Parenting in stressful times requires friends! Parents are gathering online in record numbers to get information and advice on how to cope with being a full-time stay-at-home caregiver. They are trying to work out how to stay employed, provide an education, and be a good parent. It seems impossible.
But for many parents of kids with disabilities, this is just another day. Some of these parents change their careers in order to have flexible schedules. Some downsize their lives, and even homeschool their children if public school is not able to meet their child’s needs. They spend hours in occupational, speech, physical, or other therapy every week. During the pandemic, these therapies are either greatly reduced or not happening at all which means potentially losing critical progress from previous weeks and months. Their kids may rarely, if ever, be invited to sleepovers, playdates, or parties. The parents have virtually no respite and spend a good chunk of time researching best parenting practices to help address their kids’ disabilities.
The point is this: it can be done. Millions of American families find creative ways to make their lives work as they prioritize the needs of their children. It may be a different life than imagined. But a skills-based tiered approach is possible if love is at the center of the plan.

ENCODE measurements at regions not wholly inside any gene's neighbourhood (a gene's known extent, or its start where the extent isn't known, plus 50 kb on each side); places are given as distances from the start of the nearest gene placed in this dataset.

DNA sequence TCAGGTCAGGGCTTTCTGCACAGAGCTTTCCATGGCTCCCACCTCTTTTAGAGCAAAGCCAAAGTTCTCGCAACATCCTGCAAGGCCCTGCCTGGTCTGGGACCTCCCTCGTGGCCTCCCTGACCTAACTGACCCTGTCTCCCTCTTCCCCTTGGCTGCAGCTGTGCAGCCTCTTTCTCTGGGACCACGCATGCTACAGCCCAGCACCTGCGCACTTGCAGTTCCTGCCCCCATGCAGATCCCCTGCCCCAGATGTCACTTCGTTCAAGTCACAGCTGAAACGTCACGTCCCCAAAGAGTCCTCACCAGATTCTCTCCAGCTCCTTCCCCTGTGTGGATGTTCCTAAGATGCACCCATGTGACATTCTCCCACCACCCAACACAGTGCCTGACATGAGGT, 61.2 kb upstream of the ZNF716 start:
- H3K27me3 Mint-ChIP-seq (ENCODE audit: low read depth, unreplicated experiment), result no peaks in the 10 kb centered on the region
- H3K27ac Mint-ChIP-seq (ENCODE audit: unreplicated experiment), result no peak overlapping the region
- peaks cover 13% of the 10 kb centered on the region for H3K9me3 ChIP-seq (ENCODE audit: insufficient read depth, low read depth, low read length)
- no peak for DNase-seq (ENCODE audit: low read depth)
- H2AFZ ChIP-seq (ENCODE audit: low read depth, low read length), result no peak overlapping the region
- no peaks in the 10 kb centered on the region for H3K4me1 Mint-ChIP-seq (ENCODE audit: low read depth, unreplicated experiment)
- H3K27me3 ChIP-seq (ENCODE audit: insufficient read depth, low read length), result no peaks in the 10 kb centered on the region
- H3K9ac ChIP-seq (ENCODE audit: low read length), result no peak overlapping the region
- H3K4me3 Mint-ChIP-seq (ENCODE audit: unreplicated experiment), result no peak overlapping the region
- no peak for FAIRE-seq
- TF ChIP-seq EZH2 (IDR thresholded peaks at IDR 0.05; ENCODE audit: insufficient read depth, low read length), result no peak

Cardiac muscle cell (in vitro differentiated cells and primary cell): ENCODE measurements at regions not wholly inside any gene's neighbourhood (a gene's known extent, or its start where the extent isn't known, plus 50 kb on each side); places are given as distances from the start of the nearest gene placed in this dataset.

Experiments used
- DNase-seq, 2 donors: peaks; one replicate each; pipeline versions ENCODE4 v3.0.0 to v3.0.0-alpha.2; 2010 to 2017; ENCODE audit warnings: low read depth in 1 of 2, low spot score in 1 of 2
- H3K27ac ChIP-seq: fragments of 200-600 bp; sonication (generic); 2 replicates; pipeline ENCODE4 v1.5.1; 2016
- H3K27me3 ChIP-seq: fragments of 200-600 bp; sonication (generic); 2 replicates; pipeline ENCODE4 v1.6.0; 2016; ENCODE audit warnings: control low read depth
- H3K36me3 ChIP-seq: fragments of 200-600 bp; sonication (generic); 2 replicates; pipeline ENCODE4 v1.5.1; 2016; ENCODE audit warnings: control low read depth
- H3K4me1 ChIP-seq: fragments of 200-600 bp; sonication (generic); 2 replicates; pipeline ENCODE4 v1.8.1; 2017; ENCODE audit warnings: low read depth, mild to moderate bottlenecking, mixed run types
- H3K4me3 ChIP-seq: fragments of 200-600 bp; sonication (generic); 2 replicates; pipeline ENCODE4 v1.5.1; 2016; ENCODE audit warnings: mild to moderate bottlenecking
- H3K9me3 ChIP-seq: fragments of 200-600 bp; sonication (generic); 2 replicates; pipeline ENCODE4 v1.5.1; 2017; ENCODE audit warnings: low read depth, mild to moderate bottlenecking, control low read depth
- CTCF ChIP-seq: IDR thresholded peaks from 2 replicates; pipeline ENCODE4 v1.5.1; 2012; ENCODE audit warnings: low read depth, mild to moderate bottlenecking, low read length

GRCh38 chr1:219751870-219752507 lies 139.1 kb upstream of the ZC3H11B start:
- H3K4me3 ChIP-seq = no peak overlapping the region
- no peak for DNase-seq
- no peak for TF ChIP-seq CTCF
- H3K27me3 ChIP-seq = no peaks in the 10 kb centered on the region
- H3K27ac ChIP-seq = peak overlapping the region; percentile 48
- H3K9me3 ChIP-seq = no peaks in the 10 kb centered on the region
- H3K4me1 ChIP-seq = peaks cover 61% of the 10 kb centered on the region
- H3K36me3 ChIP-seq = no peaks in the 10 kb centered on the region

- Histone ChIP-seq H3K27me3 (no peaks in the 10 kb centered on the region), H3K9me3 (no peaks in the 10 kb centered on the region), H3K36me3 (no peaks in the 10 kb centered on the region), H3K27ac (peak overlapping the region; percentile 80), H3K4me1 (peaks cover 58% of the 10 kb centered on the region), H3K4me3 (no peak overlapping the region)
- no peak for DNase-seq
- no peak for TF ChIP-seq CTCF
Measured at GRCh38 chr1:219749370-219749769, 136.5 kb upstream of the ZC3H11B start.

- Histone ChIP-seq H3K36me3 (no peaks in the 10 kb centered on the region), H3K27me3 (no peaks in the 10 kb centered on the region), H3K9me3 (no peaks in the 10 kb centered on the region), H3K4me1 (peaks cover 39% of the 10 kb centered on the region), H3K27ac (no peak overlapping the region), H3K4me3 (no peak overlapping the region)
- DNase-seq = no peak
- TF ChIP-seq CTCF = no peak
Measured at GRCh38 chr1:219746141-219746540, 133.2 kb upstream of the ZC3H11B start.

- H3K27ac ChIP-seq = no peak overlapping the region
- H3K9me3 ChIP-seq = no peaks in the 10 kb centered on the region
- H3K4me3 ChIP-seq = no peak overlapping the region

Tip: Become an expert in flexibility. You may have had strict rules about screen time or time chatting with friends. Now is the time to revisit some of those hard and fast rules and come up with a plan that’s flexible enough to meet the emotional psychological needs of the entire family unit. This is an extraordinary time that calls for a new way of doing things.
As student life drastically changes, parents are also deeply concerned about kids falling behind academically. They want to make sure that children are receiving the appropriate educational supports they need in order to thrive and excel. They are worried that they may not be getting what they need to master subjects and fulfill their potential, particularly when in-person tutoring support is largely unavailable.